Release Date: September 20, 2005
If you haven’t played Katamari Damacy, you’re the worse for it.
When it dropped last year, word of mouth turned it into a popular import, and then an increasingly-rare budget title. Twenty bucks got you a few hours’ worth of the most idiosyncratic gameplay ever, framed by the Ziggy-Stardust-on-powerful-hallucinogens antics of the King of the Cosmos.
It’s a short but sweet game; the worst you can say for it is that the two-player mode’s a bit limited. It also revolves around an insanely simple but challenging dynamic: given a sticky ball of a certain size, your goal is to roll over objects, people, animals, and whatever else happens along until the ball reaches a certain size. With a little luck and some practice, you can easily turn a ball – or a katamari, in the game’s parlance – from a fifty-centimeter softball to a giant, world-enveloping avalanche of destruction.
I’m going over this because almost everything that applied to Katamari Damacy also applies to its sequel: We Love Katamari.
I’ve been playing the imported version, so I can’t say much about the story. The gameplay, however, puts you on comfortable and familiar ground. Once again, you’re forced into the role of the long-suffering Prince of the Cosmos, who’s forced by his father the King to create larger and larger katamaris and repopulate the sky.
This time, the hub level puts the Prince of the Cosmos on Earth, where he receives his rolling missions from humans and animals. Once you decide to accept their request, both you and him/her/it are taken up to plead your case before the King, who’ll send you on your next quest.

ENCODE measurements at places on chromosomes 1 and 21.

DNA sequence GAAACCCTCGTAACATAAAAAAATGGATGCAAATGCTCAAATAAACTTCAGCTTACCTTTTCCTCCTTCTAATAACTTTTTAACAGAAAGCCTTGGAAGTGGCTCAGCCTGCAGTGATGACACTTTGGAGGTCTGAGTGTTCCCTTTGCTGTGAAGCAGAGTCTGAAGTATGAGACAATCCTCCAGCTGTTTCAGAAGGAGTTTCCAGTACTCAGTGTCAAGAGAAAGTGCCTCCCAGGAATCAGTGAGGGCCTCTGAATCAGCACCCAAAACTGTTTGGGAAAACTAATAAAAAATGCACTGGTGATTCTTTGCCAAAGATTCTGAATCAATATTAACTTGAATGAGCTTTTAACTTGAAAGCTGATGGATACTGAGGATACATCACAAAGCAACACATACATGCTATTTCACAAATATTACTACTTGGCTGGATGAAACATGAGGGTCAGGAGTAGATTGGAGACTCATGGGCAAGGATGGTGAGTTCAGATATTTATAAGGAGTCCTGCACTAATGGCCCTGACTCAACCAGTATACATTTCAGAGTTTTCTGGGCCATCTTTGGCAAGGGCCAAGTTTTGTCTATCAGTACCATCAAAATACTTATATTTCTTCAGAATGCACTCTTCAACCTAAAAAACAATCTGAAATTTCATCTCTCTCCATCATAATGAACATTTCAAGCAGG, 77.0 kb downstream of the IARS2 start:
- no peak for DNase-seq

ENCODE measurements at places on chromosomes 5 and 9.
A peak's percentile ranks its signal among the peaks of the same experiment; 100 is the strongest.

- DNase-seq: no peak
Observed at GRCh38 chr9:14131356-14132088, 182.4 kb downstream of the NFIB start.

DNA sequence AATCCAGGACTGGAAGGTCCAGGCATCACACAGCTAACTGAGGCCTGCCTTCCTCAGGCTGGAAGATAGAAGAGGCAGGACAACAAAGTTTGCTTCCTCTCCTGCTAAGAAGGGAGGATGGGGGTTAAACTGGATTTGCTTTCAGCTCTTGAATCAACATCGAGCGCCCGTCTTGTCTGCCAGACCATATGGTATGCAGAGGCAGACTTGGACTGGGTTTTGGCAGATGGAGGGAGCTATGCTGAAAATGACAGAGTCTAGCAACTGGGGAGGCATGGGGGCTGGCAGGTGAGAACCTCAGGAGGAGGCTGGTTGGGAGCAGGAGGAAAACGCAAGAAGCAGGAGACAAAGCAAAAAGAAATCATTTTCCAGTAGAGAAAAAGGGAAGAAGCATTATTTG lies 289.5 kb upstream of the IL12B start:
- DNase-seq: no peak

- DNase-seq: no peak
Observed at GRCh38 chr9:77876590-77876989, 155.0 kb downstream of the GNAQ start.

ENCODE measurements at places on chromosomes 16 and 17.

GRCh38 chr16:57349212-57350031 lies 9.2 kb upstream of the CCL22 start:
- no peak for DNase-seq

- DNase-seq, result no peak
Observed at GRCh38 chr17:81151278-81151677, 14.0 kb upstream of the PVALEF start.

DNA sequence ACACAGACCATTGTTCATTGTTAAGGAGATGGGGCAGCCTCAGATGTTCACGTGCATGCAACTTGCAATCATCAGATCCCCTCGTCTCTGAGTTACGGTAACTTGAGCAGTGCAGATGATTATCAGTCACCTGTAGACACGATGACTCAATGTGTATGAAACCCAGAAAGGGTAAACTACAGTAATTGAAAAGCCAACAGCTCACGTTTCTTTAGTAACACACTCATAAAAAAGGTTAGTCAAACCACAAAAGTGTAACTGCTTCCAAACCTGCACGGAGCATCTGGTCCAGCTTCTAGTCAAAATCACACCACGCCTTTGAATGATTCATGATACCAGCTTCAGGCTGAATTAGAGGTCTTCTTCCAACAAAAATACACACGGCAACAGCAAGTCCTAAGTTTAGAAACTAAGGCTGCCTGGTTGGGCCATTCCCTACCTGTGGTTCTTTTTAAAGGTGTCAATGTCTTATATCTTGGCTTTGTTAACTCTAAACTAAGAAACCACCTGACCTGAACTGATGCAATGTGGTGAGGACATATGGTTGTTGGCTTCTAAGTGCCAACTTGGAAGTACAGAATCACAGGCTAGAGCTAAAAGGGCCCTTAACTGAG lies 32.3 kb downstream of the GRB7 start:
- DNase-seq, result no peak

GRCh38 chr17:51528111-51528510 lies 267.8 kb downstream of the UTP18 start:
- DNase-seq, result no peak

The stages of We Love Katamari have a lot more variety than its predecessor. One level drops the Prince onto the bottom of a fishing pond, complete with scuba-diving wildlife and buried pirate treasure; another has the Prince running through the heavens themselves, scooping up planets and stars to add to his katamari. All the while, you’ll be accompanied by the jazzy, goofy songs of another infinitely listenable J-pop soundtrack, like lounge jazz that’s actually kind of cool.
In each level, you’ll also have to contend with one of the Prince’s cousins, who’s got a katamari of his own and a mission much like yours. Not only do you have to accomplish your goal in each level before the timer runs out, but you have to race your cousin. If you can get big enough, fast enough, you can actually roll up your cousin; if your katamari’s bigger than his or hers when time runs out, you’ll unlock the cousin in question as another “skin” for the Prince.
So far, We Love Katamari is a proud graduate of the “it wasn’t broke, so we didn’t fix it” school of sequels; about the only serious gameplay change is that it’s now much harder to knock things off your katamari. With the addition of one-stick-to-a-customer cooperative play and more levels, We Love Katamari is a must-buy for anyone who loved the original game… and anyone with sense loved the original game.
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